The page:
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We assess that there is a heightened threat of attacks by anti-vaccine extremists in several European countries this winter.

This assessment was issued to clients of Dragonfly’s Security Intelligence & Analysis Service (SIAS) on 8 December 2021.

New Covid-19 measures and public debate over vaccine mandates seem to have fed into the violent intent of anti-vaccine extremists on online forums we monitor. The government is the primary target of such hostility. But specific businesses have also featured in such chatter when they have been perceived to be involved in vaccination campaigns or have imposed vaccine requirements on their staff.

Much of this anger will probably result in anti-vaccine extreme individuals committing violence during protests against restrictions. This is what occurred in half a dozen countries last month. But we assess that separate vandalism or arson attacks are reasonably likely against Covid-19 facilities such as vaccination centres, and government buildings. Based on precedent, these are particularly likely in France, Germany, Italy and the Netherlands. Meanwhile, we assess that anti-vaccine groups pose a low but persistent threat of targeted actions against businesses in the UK.

Threat of violence

The anti-vaccine movement in Europe encompasses a wide range of ideologies. These include libertarianism, conspiracy theories and far right, as well as people who disagree on ethical or moral grounds with vaccine mandates. Most groups seem to subscribe to non-violence. But our monitoring of their forums suggests that extremist individuals make up a significant minority. Such people appear to have been largely behind unrest during initially peaceful protests against restrictions across Europe in recent weeks.

A recent tightening of restrictions across Europe has heightened the intent of extremists to resort to violence, in our analysis. Groups we monitor have expressed anger at new measures, particularly those restricting access of unvaccinated people to some services, as in Czechia, Germany and Italy. Narratives have centred on the idea that these are the final stage of authoritarian measures that should be violently resisted. Recently-announced plans to make vaccination mandatory in countries such as Austria and Germany will probably exacerbate this sense of urgency.

Most anti-vaxx violence will probably remain limited to anti-restrictions protests. These are planned in France, the Netherlands and Sweden for the coming two weekends. But we assess there is also a reasonable chance of separate small arson or vandalism attacks, particularly against Covid-19 facilities, such as vaccination centres, and security forces in the near term. A few dozen attacks occurred in France this summer when a ‘health pass’ came into force, and several took place in the Netherlands, Italy, Poland and, as recently as last week, Germany. The prospect of vaccine mandates seems to be a motivator for attacks.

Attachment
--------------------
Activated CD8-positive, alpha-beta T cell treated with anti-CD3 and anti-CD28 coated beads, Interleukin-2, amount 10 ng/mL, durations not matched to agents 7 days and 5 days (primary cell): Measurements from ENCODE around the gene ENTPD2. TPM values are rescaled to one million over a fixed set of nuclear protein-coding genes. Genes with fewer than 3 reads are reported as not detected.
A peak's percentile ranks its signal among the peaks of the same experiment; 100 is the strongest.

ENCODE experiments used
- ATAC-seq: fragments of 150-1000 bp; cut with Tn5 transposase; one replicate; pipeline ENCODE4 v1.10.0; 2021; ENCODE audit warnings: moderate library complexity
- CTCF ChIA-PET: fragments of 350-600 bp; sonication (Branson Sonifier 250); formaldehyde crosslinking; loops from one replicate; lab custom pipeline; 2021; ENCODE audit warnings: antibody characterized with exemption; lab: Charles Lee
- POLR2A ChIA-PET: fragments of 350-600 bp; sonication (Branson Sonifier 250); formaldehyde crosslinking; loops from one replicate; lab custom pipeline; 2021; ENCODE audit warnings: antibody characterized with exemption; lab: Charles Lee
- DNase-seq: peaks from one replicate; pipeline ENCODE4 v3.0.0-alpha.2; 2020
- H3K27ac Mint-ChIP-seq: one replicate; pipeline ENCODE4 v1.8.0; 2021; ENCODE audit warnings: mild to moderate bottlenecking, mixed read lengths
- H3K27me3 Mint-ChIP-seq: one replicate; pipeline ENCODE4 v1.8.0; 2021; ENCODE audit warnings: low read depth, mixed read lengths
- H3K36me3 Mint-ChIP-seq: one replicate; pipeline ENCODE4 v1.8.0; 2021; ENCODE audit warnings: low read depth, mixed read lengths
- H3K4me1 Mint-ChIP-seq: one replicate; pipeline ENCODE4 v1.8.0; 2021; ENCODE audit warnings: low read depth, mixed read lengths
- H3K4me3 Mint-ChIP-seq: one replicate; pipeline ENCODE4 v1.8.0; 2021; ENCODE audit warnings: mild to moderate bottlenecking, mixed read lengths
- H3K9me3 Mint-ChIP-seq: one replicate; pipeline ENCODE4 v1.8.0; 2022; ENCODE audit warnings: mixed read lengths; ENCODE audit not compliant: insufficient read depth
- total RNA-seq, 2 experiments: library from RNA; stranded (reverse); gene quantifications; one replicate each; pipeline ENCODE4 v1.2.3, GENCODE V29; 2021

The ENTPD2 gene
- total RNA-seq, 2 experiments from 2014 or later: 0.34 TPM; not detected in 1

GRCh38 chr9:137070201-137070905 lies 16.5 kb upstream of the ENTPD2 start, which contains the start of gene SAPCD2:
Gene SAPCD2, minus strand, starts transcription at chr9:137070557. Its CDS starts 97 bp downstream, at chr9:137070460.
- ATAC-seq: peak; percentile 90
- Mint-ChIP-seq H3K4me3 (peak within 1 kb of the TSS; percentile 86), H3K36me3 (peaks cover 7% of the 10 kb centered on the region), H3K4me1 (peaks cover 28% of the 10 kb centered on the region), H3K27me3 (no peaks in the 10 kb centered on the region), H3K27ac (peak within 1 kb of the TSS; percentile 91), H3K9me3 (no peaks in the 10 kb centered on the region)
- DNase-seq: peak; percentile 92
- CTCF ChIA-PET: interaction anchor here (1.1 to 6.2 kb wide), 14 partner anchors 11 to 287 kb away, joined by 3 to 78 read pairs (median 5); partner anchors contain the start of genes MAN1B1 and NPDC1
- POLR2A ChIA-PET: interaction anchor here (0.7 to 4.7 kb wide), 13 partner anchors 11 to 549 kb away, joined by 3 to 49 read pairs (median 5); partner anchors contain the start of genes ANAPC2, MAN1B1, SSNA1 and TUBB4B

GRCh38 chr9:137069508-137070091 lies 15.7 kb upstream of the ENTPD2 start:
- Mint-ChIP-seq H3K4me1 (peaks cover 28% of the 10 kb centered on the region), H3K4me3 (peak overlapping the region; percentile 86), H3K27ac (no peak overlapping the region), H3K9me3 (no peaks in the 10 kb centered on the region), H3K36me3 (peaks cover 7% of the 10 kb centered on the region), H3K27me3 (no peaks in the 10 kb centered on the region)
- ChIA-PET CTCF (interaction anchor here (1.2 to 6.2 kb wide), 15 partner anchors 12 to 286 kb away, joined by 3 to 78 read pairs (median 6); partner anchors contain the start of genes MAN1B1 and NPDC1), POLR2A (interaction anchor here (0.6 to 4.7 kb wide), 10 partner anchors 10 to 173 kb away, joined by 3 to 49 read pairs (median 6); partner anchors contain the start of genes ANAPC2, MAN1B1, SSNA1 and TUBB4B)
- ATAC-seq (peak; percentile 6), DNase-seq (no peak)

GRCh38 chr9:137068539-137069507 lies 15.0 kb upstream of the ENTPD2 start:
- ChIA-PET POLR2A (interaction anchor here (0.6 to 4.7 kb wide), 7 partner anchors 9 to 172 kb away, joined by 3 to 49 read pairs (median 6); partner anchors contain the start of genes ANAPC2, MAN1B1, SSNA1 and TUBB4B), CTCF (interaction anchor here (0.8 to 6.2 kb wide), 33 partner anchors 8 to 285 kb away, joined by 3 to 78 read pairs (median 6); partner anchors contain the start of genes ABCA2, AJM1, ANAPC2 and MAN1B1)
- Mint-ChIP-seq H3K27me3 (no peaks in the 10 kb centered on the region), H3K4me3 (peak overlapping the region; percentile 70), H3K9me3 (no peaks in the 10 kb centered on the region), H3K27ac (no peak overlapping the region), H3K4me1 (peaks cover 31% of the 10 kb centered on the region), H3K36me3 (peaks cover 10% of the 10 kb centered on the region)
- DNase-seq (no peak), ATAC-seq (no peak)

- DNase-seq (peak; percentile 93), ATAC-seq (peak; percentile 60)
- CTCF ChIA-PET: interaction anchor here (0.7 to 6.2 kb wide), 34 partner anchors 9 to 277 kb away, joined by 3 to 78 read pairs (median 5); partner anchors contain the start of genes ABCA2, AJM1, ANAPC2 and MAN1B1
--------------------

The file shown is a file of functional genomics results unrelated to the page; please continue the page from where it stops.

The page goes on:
There is no precedent for anti-vaccine groups using explosives to cause fatalities or major material damage. Nor have we seen reports of foiled plots involving bomb-making material by such groups. But the availability of this and the knowledge required to build small explosive devices, combined with the broad and fluid membership of the anti-vaxx movement, mean that we assess that is a reasonable possibility that extremists would seek bombs in non-lethal attacks over the medium term.

Risk for businesses

Targeted actions against businesses are reasonably likely in the UK. Anti-vaccine activists there have proven more willing than in other countries to target companies in recent months. And while the authorities will probably remain the primary focus of their actions, specific businesses have also been named in hostile chatter we have seen in recent weeks. These were mostly firms that users perceived to be involved in vaccine rollouts or to have imposed vaccine requirements on their staff. We have alerted clients we have seen named.

We assess the risk for businesses of anti-vaccine violence is low. So far, incidents have not exceeded protesters storming into foyers. Police have reported a few hoax bomb threats against vaccine producers. The main risk that these groups pose for businesses is probably confined to the internet. Some companies reported that their staff had received death threats and were targets of doxxing campaigns. These involve sharing someone’s personal information online and encouraging people to harass them.

Image: Fireworks explode amid riots against new Covid-19 restrictions on 20 November 2021 in The Hague, Netherlands. Photo by Pierre Crom via Getty Images.